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Our hearts go out to the victims of senseless violence.  We bristle at the cruelty of the perpetrators, and we desperately search for a solution and safety for our own loved ones.  But how?  How do we ensure such safety.

As congress debates gun control, the Department for Homeland Security amasses ammunition and armored vehicles, and the nation examines our immigration policy – is there a silver bullet capable of providing the safety we crave?  I for one am unconvinced that any government action can or will provide a satisfying solution. That's not to say that Government doesn't have a vital role to play. We should be vigilantly concerned with its actions.  But, at the end of the day, there is only so much that any government can do.

Way back in 1789, John Adams aptly said, "We have no government armed with power capable of contending with human passions unbridled by morality and religion . . . Our Constitution was made only for a moral and religious people. It is wholly inadequate to the government of any other."  The true root of our problem, exists in an ever growing segment of our nation that has lost its ability to discern between right and wrong.  Listening to an old Steven Curtis Chapman song earlier this week, the late Chuck Colson's introduction struck home.  He asked, "Where is the hope?"  And then answered his own question with these timely words of wisdom. He said, " The hope that each of us has, is not in who governs us or what laws are passed, or what great things we do as a nation.  Our hope is in the power of God working through the hearts of people, and that's where our hope is in this country. That's where our hope is in life."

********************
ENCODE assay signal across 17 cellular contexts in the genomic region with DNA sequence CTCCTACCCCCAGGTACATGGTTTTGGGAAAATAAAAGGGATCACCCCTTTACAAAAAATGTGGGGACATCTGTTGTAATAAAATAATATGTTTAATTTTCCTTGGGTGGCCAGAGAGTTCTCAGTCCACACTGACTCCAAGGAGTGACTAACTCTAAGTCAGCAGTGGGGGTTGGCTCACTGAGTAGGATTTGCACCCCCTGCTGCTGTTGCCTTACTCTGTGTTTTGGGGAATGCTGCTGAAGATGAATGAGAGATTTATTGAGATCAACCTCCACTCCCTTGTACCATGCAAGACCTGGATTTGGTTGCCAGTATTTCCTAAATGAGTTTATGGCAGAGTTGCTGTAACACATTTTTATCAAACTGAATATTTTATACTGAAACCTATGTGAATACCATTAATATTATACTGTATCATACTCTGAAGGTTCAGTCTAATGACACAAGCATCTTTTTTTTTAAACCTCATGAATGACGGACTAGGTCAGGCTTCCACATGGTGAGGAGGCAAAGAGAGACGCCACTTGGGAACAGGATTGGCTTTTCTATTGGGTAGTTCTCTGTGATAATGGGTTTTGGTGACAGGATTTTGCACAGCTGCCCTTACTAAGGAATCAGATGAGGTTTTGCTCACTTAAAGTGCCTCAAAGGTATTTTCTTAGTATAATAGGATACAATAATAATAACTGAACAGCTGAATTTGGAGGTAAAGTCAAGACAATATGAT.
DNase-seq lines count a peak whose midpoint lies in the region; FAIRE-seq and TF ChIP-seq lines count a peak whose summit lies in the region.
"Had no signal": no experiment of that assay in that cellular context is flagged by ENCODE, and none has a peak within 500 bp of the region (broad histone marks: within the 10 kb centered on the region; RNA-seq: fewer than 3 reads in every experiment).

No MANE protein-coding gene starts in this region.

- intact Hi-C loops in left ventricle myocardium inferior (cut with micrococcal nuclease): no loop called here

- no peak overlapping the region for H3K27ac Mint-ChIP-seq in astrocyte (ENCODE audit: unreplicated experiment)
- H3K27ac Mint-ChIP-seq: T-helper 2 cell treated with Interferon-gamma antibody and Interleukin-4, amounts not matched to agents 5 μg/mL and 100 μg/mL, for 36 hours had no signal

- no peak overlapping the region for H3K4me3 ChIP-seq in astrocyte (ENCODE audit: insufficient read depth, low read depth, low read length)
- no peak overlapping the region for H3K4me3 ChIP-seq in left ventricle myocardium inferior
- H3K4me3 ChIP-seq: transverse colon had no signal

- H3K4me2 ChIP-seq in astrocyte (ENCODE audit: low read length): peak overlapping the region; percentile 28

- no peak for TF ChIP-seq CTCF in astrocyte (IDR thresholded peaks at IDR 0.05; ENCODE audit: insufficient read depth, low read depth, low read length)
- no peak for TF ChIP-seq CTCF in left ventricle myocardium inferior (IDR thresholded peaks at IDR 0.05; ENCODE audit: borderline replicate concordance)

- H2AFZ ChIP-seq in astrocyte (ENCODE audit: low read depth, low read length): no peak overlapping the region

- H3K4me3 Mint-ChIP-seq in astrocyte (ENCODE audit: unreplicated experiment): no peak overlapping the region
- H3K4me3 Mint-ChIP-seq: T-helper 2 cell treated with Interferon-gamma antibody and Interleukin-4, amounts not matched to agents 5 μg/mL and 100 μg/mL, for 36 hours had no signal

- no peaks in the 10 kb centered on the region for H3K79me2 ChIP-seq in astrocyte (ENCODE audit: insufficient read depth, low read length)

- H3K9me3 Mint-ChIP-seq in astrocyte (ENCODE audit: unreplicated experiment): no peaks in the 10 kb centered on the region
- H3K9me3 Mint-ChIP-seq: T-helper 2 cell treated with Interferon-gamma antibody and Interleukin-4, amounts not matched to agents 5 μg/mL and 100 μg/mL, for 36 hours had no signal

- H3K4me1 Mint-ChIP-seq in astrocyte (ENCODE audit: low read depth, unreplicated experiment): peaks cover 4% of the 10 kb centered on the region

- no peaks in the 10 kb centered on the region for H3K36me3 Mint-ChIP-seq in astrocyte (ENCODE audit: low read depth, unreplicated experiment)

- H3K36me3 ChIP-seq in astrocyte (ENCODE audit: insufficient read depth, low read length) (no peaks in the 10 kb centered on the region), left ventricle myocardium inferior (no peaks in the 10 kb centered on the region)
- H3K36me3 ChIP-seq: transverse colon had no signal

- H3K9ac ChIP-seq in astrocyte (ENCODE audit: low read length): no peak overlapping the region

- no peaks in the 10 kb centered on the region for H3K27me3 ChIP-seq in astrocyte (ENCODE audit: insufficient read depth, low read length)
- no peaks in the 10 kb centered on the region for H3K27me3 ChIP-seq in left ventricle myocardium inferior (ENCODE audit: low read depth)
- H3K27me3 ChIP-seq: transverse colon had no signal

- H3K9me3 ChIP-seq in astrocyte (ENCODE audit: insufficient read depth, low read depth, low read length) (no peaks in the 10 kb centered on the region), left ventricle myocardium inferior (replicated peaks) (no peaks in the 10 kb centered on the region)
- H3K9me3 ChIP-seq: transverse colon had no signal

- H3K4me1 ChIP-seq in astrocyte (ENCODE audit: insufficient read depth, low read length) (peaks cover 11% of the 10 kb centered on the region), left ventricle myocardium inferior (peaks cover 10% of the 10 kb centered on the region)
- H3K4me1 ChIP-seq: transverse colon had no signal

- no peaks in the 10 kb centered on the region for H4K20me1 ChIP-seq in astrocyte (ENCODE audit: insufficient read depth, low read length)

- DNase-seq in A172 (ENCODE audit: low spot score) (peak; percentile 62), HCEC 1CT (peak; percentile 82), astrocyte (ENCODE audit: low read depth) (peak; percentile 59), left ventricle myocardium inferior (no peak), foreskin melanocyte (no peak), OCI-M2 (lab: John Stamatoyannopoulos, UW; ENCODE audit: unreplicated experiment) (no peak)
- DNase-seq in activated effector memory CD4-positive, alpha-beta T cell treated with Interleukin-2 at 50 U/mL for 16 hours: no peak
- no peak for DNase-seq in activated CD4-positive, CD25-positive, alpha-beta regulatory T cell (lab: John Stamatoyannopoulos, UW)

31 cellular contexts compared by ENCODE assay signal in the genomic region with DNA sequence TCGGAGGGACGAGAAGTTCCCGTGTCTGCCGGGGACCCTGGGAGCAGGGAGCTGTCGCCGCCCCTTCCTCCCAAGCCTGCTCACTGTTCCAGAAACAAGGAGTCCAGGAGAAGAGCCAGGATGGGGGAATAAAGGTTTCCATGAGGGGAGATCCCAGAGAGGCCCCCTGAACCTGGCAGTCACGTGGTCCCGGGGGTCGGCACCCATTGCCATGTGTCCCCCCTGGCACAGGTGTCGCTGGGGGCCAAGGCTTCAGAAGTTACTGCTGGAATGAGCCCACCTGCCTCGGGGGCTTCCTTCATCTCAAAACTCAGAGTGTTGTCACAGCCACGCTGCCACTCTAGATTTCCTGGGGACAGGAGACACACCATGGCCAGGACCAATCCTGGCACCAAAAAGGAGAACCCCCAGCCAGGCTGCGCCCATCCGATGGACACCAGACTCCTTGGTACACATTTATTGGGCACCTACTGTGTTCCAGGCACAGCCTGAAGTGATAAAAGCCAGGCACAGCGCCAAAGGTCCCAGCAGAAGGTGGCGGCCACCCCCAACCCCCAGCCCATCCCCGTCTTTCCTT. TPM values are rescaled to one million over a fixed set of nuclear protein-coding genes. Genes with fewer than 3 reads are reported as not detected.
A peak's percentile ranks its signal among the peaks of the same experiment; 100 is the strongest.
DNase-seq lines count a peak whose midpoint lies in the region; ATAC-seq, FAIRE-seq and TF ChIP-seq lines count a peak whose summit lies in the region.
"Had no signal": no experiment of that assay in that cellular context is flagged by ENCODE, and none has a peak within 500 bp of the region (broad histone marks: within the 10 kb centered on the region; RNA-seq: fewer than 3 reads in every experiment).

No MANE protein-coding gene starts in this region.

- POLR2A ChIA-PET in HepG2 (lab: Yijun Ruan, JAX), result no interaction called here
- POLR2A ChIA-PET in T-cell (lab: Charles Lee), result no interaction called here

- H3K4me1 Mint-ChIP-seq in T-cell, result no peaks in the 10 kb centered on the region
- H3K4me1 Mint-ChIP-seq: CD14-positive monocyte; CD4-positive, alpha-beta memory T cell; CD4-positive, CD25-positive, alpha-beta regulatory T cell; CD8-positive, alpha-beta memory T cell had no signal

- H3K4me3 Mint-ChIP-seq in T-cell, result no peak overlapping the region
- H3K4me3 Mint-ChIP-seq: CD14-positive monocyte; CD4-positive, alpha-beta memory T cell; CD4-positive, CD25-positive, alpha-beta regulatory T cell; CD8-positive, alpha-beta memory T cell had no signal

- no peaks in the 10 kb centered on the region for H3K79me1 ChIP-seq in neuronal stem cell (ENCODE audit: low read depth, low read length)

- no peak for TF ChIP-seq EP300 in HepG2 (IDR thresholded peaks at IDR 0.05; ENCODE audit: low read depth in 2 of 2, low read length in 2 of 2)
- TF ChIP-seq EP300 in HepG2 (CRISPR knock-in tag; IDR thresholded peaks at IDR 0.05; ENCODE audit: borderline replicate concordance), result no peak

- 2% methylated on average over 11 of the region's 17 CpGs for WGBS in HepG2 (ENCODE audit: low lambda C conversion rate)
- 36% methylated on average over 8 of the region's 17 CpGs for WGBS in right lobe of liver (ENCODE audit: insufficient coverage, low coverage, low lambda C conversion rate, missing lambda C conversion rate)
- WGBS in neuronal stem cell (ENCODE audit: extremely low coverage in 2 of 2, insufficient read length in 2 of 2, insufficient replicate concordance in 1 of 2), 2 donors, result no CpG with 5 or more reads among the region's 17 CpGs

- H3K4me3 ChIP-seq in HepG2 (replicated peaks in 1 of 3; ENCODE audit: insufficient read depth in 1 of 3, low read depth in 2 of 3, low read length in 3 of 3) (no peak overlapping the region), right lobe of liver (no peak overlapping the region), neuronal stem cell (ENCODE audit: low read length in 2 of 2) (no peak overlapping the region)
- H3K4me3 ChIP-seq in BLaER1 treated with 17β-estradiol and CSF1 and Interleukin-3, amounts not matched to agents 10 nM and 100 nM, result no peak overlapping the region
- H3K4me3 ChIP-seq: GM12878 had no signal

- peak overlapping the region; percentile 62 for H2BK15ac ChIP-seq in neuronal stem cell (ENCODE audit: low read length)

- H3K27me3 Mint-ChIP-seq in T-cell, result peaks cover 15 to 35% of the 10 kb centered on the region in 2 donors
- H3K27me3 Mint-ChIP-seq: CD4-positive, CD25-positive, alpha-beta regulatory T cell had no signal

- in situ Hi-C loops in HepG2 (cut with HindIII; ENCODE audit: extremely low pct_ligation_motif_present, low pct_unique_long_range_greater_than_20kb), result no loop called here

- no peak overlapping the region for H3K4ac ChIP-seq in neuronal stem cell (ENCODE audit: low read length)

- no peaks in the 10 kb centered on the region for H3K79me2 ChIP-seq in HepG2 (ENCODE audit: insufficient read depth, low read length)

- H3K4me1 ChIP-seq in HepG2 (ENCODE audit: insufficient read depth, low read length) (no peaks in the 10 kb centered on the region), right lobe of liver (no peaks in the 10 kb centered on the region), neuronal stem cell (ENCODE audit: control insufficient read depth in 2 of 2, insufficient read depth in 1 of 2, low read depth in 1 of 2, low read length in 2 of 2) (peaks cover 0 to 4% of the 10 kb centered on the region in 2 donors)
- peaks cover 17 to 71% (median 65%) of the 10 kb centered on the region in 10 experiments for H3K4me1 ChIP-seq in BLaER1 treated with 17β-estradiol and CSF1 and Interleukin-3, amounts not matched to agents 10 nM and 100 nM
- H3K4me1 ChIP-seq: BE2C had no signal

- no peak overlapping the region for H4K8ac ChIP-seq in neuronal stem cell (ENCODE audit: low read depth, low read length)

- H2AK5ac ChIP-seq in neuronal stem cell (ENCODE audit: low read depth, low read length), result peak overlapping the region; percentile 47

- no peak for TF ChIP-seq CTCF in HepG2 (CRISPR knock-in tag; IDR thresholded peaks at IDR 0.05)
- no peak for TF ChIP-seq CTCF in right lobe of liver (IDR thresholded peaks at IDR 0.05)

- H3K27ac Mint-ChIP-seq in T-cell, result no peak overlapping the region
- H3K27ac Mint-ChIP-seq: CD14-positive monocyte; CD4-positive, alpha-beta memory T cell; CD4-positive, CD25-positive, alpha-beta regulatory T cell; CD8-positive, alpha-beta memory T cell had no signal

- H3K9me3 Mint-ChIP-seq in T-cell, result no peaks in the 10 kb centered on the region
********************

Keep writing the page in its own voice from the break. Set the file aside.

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Director, Commonwealth Policy Center